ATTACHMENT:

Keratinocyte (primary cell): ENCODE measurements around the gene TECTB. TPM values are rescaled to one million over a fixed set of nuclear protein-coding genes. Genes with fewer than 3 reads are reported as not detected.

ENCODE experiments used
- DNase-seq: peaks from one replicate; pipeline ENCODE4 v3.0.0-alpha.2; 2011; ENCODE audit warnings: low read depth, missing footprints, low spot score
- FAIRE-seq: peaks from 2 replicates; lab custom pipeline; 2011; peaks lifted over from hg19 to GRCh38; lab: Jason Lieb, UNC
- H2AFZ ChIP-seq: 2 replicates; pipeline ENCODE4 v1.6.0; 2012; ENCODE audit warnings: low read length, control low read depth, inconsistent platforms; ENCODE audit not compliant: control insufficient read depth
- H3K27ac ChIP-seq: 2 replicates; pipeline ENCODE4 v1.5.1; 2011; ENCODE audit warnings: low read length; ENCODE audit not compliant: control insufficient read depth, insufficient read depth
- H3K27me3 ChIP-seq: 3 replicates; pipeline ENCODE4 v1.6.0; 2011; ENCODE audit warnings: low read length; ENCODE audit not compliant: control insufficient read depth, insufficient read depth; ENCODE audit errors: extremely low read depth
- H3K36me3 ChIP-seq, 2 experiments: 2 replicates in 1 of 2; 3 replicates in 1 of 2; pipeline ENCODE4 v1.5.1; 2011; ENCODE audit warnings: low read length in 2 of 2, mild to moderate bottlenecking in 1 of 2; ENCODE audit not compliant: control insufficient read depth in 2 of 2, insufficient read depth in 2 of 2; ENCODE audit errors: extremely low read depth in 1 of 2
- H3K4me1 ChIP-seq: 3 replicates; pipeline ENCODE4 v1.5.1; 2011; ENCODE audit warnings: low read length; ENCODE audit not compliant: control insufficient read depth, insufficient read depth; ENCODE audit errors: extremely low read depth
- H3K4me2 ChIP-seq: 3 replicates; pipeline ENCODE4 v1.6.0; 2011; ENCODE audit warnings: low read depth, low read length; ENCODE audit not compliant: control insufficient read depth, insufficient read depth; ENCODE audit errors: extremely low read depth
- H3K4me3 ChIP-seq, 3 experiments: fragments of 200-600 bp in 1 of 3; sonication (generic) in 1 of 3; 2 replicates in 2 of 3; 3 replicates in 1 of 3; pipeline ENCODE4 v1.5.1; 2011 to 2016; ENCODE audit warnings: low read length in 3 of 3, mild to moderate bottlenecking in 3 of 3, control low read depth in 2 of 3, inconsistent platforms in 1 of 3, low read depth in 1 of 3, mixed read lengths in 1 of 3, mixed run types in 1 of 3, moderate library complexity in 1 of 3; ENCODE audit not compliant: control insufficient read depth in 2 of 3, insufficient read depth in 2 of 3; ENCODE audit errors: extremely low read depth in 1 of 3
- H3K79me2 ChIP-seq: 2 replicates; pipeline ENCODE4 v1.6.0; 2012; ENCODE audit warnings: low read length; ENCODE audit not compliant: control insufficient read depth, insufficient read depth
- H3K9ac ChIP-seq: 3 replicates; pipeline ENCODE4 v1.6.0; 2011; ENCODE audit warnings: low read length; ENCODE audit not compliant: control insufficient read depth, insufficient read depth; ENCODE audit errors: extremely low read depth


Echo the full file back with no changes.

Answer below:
Keratinocyte (primary cell): ENCODE measurements around the gene TECTB. TPM values are rescaled to one million over a fixed set of nuclear protein-coding genes. Genes with fewer than 3 reads are reported as not detected.

ENCODE experiments used
- DNase-seq: peaks from one replicate; pipeline ENCODE4 v3.0.0-alpha.2; 2011; ENCODE audit warnings: low read depth, missing footprints, low spot score
- FAIRE-seq: peaks from 2 replicates; lab custom pipeline; 2011; peaks lifted over from hg19 to GRCh38; lab: Jason Lieb, UNC
- H2AFZ ChIP-seq: 2 replicates; pipeline ENCODE4 v1.6.0; 2012; ENCODE audit warnings: low read length, control low read depth, inconsistent platforms; ENCODE audit not compliant: control insufficient read depth
- H3K27ac ChIP-seq: 2 replicates; pipeline ENCODE4 v1.5.1; 2011; ENCODE audit warnings: low read length; ENCODE audit not compliant: control insufficient read depth, insufficient read depth
- H3K27me3 ChIP-seq: 3 replicates; pipeline ENCODE4 v1.6.0; 2011; ENCODE audit warnings: low read length; ENCODE audit not compliant: control insufficient read depth, insufficient read depth; ENCODE audit errors: extremely low read depth
- H3K36me3 ChIP-seq, 2 experiments: 2 replicates in 1 of 2; 3 replicates in 1 of 2; pipeline ENCODE4 v1.5.1; 2011; ENCODE audit warnings: low read length in 2 of 2, mild to moderate bottlenecking in 1 of 2; ENCODE audit not compliant: control insufficient read depth in 2 of 2, insufficient read depth in 2 of 2; ENCODE audit errors: extremely low read depth in 1 of 2
- H3K4me1 ChIP-seq: 3 replicates; pipeline ENCODE4 v1.5.1; 2011; ENCODE audit warnings: low read length; ENCODE audit not compliant: control insufficient read depth, insufficient read depth; ENCODE audit errors: extremely low read depth
- H3K4me2 ChIP-seq: 3 replicates; pipeline ENCODE4 v1.6.0; 2011; ENCODE audit warnings: low read depth, low read length; ENCODE audit not compliant: control insufficient read depth, insufficient read depth; ENCODE audit errors: extremely low read depth
- H3K4me3 ChIP-seq, 3 experiments: fragments of 200-600 bp in 1 of 3; sonication (generic) in 1 of 3; 2 replicates in 2 of 3; 3 replicates in 1 of 3; pipeline ENCODE4 v1.5.1; 2011 to 2016; ENCODE audit warnings: low read length in 3 of 3, mild to moderate bottlenecking in 3 of 3, control low read depth in 2 of 3, inconsistent platforms in 1 of 3, low read depth in 1 of 3, mixed read lengths in 1 of 3, mixed run types in 1 of 3, moderate library complexity in 1 of 3; ENCODE audit not compliant: control insufficient read depth in 2 of 3, insufficient read depth in 2 of 3; ENCODE audit errors: extremely low read depth in 1 of 3
- H3K79me2 ChIP-seq: 2 replicates; pipeline ENCODE4 v1.6.0; 2012; ENCODE audit warnings: low read length; ENCODE audit not compliant: control insufficient read depth, insufficient read depth
- H3K9ac ChIP-seq: 3 replicates; pipeline ENCODE4 v1.6.0; 2011; ENCODE audit warnings: low read length; ENCODE audit not compliant: control insufficient read depth, insufficient read depth; ENCODE audit errors: extremely low read depth